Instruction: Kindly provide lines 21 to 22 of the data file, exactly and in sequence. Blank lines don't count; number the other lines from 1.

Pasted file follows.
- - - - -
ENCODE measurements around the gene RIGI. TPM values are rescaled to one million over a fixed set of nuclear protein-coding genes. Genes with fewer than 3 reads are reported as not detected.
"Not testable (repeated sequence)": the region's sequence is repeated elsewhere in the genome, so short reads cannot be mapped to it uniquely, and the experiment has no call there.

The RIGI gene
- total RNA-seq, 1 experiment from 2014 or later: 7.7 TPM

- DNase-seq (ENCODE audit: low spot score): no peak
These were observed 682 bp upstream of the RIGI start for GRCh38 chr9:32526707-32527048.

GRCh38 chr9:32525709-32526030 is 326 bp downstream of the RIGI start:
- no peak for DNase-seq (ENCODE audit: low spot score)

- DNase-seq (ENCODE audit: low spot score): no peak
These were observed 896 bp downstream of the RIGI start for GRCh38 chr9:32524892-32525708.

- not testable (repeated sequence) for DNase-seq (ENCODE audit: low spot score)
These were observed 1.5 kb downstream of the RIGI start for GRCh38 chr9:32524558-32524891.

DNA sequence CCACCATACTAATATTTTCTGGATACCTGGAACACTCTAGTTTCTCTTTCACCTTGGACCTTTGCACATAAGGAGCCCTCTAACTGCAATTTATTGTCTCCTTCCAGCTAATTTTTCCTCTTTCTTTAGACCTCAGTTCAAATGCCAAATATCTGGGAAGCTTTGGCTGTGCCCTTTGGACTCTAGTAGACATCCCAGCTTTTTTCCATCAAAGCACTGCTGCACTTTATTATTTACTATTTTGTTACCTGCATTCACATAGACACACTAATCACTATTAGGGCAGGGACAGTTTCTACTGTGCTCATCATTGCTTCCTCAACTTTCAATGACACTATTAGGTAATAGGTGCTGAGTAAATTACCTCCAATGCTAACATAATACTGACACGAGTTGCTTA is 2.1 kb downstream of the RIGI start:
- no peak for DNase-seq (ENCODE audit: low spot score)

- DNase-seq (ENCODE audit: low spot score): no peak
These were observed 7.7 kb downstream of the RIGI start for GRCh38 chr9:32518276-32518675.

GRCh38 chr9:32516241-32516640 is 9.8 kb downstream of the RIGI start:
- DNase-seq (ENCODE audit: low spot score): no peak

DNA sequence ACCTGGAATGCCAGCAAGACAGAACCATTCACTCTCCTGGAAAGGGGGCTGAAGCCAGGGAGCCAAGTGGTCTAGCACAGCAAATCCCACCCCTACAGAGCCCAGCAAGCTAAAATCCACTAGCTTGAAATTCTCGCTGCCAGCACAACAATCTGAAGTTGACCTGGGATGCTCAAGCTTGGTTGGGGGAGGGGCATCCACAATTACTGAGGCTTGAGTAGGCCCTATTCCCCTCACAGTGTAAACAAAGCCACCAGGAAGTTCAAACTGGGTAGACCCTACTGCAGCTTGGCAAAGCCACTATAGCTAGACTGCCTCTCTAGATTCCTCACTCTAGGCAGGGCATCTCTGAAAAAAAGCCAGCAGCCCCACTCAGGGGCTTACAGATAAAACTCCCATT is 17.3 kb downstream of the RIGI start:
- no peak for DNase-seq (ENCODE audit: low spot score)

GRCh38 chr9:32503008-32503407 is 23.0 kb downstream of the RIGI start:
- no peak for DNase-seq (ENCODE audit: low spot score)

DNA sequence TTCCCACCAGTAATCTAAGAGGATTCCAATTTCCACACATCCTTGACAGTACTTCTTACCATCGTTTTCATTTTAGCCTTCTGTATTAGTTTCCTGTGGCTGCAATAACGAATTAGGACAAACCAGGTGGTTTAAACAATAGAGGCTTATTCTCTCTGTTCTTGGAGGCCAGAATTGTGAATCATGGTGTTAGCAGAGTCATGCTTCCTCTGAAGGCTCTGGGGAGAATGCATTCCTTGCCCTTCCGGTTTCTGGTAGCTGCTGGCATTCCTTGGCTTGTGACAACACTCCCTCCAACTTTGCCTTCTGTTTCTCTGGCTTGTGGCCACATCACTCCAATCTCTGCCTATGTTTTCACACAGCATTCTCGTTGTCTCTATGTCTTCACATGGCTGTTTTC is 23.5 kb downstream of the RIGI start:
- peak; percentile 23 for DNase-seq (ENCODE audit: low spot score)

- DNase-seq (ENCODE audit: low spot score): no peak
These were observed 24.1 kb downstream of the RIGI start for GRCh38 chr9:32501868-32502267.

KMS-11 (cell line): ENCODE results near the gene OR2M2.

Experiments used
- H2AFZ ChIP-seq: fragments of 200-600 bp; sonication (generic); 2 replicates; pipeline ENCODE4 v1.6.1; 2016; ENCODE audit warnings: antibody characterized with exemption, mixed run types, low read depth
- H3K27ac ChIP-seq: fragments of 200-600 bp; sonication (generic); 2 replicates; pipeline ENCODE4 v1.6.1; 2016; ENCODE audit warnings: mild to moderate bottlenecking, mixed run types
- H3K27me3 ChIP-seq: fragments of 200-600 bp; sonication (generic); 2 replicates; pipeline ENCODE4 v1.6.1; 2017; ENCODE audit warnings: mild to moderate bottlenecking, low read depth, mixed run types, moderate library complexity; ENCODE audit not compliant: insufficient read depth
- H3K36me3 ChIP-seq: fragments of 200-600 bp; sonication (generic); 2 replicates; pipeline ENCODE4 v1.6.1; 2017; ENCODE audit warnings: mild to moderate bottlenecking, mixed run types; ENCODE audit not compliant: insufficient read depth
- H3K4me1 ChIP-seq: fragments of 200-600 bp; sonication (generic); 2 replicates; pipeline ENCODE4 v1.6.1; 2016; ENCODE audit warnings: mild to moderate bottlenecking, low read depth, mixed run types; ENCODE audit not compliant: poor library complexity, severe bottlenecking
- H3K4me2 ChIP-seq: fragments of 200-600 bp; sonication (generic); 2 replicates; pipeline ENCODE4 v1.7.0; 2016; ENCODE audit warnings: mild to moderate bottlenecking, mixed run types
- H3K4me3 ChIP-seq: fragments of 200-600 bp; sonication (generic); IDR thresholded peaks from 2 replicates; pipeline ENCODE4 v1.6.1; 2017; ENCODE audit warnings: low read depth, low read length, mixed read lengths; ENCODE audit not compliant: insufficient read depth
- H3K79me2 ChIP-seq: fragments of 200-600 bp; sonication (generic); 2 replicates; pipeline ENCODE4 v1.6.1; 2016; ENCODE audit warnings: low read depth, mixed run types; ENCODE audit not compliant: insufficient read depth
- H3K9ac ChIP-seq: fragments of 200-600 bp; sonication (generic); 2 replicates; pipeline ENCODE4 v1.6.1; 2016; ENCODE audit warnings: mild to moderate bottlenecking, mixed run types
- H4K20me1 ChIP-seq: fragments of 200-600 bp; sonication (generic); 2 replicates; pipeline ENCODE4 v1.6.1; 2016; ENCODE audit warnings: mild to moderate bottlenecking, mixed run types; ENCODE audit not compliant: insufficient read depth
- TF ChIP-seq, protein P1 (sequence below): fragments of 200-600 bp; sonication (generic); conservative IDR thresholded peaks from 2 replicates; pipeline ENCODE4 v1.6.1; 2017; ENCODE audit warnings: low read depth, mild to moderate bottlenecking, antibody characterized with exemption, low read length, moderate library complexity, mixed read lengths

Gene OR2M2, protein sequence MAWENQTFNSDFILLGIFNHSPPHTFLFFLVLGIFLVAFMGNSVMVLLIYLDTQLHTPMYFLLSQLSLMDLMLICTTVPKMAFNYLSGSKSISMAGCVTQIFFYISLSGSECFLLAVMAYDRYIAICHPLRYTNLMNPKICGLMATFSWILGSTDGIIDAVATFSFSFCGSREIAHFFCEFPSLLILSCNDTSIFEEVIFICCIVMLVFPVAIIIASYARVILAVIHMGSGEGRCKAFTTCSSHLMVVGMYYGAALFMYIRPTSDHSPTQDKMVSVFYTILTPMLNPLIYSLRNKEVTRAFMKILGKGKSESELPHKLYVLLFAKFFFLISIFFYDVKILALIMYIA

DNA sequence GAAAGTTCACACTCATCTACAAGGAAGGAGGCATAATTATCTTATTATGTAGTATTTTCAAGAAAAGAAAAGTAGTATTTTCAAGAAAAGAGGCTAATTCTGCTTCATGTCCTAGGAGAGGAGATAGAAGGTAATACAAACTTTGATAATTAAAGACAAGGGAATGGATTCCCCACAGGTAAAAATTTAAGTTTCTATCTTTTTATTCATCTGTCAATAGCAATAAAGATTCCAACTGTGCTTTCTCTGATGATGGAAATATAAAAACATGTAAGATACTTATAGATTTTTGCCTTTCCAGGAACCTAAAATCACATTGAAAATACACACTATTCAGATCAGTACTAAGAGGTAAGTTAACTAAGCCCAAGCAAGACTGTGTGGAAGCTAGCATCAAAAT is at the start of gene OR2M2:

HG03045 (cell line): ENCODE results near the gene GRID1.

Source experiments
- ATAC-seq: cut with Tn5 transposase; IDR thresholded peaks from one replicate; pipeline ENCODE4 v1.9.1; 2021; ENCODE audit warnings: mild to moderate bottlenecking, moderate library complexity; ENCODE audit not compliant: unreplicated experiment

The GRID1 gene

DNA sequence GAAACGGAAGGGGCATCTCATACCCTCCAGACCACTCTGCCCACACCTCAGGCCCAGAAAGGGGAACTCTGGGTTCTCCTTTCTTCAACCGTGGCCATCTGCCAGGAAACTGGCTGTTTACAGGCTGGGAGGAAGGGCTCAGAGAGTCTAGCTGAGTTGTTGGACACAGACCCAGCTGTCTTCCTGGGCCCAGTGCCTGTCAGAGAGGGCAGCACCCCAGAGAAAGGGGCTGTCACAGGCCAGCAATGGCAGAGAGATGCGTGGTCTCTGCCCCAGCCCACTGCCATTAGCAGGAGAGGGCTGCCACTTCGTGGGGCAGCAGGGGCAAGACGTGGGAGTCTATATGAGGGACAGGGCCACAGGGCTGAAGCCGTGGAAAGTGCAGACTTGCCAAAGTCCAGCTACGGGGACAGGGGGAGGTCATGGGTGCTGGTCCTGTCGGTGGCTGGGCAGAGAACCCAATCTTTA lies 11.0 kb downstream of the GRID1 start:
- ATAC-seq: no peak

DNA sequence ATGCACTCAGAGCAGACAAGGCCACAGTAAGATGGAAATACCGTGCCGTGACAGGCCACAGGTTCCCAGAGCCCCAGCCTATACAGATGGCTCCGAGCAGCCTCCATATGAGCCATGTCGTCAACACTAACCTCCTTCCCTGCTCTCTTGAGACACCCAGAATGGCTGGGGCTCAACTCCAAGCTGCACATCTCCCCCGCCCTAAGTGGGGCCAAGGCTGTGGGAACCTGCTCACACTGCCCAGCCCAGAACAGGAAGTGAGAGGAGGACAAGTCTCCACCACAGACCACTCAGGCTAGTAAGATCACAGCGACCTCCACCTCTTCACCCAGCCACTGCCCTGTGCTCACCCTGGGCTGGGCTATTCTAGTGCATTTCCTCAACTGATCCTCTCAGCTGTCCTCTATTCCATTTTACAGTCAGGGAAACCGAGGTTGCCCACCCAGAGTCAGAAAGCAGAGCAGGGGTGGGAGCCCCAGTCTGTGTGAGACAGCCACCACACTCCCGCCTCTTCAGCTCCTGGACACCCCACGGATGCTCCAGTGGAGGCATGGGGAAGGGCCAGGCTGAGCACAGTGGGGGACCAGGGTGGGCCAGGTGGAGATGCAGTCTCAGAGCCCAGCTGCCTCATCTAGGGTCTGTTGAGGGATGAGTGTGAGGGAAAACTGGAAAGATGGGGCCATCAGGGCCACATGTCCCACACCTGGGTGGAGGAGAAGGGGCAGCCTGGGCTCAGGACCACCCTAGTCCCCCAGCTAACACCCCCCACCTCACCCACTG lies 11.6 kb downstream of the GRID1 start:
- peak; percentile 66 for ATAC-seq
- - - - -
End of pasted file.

GRCh38 chr9:32503008-32503407 is 23.0 kb downstream of the RIGI start:
- no peak for DNase-seq (ENCODE audit: low spot score)